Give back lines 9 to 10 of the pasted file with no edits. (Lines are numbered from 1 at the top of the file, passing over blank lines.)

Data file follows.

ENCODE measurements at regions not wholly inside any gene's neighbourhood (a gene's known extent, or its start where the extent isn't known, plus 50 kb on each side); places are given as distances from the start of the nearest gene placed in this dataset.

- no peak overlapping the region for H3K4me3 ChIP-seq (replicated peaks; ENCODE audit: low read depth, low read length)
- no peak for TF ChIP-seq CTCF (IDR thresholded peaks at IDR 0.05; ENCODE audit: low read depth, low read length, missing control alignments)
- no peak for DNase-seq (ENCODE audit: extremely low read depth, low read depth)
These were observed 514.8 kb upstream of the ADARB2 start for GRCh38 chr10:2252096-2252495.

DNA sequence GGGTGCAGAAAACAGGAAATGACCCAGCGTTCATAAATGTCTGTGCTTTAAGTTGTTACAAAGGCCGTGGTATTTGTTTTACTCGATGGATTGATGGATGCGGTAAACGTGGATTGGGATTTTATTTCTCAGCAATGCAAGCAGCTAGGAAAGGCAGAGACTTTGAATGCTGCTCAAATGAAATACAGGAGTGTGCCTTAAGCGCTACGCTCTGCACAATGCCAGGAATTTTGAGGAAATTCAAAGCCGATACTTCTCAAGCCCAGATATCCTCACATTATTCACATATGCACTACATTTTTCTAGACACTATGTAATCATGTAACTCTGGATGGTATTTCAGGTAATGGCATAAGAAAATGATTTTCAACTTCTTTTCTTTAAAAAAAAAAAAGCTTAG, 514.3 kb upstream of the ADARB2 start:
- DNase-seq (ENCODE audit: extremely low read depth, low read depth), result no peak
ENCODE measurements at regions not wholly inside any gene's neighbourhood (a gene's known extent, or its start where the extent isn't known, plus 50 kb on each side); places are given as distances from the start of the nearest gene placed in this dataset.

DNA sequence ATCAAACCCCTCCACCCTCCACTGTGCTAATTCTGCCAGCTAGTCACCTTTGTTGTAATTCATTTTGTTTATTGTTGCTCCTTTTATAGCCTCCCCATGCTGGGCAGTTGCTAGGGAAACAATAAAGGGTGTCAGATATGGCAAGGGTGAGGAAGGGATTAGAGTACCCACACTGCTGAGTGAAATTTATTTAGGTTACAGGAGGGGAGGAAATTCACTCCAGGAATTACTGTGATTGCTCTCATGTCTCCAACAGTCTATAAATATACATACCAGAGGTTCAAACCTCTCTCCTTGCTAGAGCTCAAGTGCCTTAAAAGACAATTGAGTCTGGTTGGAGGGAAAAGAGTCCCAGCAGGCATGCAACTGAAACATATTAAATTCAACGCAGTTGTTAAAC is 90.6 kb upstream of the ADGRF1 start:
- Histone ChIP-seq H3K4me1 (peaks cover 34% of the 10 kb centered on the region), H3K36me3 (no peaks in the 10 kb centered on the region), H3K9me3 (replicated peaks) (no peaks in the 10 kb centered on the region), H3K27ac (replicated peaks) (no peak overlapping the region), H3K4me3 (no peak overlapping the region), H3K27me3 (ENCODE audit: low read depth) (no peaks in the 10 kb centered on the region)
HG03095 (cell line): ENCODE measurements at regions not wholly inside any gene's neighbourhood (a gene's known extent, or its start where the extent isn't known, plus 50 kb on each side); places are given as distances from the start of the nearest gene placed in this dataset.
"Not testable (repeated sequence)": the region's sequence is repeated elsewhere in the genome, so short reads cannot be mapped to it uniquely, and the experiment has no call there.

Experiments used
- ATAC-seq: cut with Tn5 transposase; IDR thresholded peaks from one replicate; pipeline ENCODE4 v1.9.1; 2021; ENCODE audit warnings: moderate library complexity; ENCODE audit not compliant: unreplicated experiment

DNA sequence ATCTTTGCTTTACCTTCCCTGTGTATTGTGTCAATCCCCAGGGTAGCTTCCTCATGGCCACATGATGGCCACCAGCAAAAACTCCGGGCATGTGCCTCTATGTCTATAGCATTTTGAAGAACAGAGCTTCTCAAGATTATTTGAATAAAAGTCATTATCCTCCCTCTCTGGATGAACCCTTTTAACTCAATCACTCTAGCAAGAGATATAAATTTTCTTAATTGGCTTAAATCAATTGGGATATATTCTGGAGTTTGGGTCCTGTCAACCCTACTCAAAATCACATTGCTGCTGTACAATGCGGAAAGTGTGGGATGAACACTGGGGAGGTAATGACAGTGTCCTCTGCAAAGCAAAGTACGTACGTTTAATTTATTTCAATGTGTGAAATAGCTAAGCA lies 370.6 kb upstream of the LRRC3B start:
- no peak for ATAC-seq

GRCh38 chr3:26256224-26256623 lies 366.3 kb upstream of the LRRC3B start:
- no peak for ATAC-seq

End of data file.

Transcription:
DNA sequence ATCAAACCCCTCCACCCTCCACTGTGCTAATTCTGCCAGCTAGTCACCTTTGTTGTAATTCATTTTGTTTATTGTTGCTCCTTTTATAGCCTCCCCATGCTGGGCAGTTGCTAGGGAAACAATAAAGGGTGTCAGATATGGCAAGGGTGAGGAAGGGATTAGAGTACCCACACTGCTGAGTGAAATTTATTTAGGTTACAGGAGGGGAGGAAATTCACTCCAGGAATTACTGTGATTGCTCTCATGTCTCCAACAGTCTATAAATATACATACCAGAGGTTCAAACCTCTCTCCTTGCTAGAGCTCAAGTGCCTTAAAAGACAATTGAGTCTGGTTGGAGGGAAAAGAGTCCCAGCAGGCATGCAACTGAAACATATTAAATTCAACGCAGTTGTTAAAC is 90.6 kb upstream of the ADGRF1 start:
- Histone ChIP-seq H3K4me1 (peaks cover 34% of the 10 kb centered on the region), H3K36me3 (no peaks in the 10 kb centered on the region), H3K9me3 (replicated peaks) (no peaks in the 10 kb centered on the region), H3K27ac (replicated peaks) (no peak overlapping the region), H3K4me3 (no peak overlapping the region), H3K27me3 (ENCODE audit: low read depth) (no peaks in the 10 kb centered on the region)